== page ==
While the system presents no resistance to forward pivoting of the ankle joint, some resistance is provided by the outer boot, as shown in FIG. 9. The outer boot 10 and inner boot 11 used with the system of the present invention may be the same as those used in the prior art as shown in FIGS. 1, 2 and 4, so the same reference numerals are employed. The overlapping boot flaps 15 and 16 in the region of the ankle are capable of yielding gradually against force from the upper support 31 during dorsiflexion at the ankle joint. This takes place without affecting the pressure applied by the outer boot to the lower part 32 of the system because of the separation between the two supports 31 and 32 of the system and because the toggles 18 and 19 (see FIG. 1) prevent opening of the flaps at the top of the foot, but not at the ankle. This differs from the prior art system previously described in which pressure over the instep can be reduced during dorsiflexion and, if the tongue bends at the ankle joint, it bends rapidly and unpredictably after it has resisted dorsiflexion to a large extent. Such rapid and unpredictable bending of the prior art system can considerably upset the skier's balance, whereas a small amount of predictable resistance to dorsiflexion provided by the outer boot 10 in the arrangement of this invention is found to be dsirable by the skier. The yielding of the boot flaps 15 and 16 permitted by slight opening of the flaps accommodates the pivoting and forward motion of the tibia 26 and fibula 27 (see FIG. 8) without any binding or uneven resistance during the whole of the dorsiflexion motion.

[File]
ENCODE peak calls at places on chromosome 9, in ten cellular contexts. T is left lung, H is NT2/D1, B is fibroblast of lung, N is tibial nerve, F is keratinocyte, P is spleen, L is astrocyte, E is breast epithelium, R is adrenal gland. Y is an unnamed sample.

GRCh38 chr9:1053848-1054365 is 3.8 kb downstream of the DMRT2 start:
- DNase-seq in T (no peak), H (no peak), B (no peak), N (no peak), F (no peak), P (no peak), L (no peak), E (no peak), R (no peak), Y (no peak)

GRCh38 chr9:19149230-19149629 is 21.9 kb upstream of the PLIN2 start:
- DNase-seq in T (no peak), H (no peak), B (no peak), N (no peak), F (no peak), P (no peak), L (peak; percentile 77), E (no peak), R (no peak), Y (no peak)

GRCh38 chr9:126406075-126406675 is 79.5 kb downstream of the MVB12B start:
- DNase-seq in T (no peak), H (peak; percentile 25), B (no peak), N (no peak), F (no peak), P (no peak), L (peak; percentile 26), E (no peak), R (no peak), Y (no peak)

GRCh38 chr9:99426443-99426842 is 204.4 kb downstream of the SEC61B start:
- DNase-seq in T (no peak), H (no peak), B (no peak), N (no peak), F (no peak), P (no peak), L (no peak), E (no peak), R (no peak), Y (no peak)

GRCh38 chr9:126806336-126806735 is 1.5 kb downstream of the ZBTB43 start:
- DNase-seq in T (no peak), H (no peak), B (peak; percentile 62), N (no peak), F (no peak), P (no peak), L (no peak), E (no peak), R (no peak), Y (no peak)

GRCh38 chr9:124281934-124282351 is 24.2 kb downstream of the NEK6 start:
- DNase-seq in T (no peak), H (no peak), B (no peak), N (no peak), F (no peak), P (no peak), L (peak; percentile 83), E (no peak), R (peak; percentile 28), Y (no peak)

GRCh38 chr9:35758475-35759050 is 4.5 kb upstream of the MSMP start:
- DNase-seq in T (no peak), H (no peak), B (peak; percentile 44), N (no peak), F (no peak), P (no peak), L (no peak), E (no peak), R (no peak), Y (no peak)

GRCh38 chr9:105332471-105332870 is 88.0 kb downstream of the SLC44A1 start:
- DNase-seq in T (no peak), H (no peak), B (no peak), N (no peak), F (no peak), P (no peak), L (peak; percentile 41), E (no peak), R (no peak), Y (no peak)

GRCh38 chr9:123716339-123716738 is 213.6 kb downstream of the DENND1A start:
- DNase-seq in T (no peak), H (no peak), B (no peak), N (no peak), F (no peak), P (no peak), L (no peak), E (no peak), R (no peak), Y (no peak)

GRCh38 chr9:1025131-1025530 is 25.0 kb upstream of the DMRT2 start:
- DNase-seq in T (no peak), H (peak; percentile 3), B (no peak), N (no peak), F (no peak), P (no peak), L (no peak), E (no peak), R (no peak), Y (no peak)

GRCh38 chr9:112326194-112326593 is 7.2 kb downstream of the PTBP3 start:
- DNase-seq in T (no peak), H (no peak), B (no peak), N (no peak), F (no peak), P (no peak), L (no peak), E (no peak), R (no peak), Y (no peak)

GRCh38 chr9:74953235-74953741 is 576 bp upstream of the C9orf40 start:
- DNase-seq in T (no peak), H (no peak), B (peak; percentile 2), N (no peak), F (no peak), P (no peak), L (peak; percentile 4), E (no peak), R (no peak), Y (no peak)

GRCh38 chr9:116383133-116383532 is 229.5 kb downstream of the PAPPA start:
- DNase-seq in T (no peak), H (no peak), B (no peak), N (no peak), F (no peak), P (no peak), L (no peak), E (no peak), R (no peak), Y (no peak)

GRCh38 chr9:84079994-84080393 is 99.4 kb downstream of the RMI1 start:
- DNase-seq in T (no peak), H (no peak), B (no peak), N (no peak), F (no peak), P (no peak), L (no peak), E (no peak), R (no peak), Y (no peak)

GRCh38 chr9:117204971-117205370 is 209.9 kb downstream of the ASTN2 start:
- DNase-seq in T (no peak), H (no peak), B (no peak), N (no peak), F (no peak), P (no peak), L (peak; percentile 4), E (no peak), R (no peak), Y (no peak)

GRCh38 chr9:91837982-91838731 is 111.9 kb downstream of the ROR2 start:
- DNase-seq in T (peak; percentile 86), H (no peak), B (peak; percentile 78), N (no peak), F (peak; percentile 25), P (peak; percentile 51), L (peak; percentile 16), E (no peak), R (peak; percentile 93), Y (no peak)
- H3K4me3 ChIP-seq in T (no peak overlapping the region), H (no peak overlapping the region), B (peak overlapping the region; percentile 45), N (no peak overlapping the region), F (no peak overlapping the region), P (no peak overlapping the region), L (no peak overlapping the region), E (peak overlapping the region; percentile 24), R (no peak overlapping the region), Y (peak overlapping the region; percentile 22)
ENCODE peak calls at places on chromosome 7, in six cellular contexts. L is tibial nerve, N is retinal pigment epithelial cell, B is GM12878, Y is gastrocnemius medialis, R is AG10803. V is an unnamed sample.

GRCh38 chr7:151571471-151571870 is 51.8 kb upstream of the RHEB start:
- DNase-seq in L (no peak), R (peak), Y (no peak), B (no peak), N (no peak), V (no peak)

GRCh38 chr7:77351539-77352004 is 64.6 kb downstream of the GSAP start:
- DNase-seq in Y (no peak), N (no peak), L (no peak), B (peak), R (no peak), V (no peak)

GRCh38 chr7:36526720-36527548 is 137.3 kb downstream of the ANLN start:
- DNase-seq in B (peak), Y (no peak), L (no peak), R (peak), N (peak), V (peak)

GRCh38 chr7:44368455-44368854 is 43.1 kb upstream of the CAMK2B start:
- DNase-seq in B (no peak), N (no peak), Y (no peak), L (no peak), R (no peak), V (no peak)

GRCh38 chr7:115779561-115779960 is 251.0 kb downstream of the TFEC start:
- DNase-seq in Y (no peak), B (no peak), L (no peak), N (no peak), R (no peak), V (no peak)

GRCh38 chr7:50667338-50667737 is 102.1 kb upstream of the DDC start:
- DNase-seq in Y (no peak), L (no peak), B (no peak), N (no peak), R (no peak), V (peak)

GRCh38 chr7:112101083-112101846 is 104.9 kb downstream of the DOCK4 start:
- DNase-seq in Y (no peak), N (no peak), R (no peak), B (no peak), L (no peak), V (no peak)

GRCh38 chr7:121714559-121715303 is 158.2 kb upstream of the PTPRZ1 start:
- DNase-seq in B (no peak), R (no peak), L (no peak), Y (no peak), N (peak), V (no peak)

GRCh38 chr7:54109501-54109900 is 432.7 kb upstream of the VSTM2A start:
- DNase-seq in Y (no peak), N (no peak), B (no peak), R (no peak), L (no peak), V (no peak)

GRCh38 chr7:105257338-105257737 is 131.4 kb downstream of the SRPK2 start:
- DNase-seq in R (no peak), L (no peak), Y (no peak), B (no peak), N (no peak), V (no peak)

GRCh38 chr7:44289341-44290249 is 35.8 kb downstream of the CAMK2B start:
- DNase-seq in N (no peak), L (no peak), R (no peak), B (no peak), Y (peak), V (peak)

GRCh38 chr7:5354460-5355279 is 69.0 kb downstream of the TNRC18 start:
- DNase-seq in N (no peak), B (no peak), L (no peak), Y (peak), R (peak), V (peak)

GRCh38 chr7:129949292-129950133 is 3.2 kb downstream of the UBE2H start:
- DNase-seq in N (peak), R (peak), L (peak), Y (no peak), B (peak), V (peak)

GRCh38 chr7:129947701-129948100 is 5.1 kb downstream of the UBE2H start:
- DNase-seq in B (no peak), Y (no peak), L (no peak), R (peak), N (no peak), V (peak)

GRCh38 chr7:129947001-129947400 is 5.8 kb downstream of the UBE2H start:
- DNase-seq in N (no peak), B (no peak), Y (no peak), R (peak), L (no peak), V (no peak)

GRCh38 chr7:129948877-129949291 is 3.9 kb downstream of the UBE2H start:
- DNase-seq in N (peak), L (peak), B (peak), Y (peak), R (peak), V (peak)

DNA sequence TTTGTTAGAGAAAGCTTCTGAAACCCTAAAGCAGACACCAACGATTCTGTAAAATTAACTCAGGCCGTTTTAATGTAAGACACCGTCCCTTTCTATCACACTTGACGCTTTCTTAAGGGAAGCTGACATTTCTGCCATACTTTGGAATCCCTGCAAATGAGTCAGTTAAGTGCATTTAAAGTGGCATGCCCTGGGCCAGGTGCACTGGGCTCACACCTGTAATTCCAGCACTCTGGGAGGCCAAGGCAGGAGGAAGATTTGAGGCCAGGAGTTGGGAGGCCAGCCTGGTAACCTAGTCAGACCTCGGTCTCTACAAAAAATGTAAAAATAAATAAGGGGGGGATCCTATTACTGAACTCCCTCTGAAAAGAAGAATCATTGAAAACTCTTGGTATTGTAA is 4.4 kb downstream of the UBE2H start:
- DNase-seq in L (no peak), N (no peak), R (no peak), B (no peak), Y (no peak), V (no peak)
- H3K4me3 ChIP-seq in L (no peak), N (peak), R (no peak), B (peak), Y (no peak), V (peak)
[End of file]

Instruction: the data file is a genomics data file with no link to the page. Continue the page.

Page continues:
The shape of the upper support 31 is also important. As can be seen from FIG. 3, the conventional tongue 12 tapers inwardly from the top so that the portion adjacent the ankle joint is quite narrow. The lower part of the leg also tapers in width in a similar fashion. However, ski boots usually do not taper inwardly to the same extent adjacent the ankle joint as can be seen from FIG. 1. Even though the boot can often be tightened to some extent around the lower leg, voids usually remain between the lower leg and the inner part of the boot, particularly just above the ankle bone. The inventor has found that it is disadvantageous to allow voids to remain in a region of the boot that is subject to stress because the boot material may fold inwardly unpredictably into the internal voids under stress, suddenly imparting more "give" to the boot and disturbing the skier's balance.